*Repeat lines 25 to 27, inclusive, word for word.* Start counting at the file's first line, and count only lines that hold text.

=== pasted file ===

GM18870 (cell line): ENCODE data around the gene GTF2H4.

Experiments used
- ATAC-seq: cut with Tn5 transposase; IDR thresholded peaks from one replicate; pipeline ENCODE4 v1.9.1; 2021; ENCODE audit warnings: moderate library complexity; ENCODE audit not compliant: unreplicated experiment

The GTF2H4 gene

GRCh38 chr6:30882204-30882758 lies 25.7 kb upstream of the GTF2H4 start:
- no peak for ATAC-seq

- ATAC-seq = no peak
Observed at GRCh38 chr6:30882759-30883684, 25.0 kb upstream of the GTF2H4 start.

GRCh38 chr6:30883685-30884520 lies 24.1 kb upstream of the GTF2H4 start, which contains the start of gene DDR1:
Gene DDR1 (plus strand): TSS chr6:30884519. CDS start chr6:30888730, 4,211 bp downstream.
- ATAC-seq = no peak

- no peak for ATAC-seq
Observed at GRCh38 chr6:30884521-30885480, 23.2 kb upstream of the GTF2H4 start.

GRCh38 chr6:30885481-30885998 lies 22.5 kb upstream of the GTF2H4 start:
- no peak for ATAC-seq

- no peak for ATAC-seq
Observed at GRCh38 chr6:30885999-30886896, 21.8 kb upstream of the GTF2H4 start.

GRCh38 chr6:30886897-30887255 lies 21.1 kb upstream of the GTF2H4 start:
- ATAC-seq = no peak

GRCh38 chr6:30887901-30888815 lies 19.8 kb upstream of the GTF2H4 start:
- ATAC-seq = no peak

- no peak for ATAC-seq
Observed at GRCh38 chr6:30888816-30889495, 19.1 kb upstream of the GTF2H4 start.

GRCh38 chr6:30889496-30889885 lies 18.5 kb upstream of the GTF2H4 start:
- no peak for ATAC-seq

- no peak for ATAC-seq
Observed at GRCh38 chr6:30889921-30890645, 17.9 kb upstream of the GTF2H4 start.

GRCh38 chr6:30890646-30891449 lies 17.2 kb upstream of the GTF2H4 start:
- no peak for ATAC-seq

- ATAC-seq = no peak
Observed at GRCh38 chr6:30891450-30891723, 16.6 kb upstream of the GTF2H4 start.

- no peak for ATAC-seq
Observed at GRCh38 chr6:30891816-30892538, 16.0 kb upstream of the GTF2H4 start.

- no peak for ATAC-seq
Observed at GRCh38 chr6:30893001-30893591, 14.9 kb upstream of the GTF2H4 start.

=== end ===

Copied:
- no peak for ATAC-seq

- no peak for ATAC-seq
Observed at GRCh38 chr6:30889921-30890645, 17.9 kb upstream of the GTF2H4 start.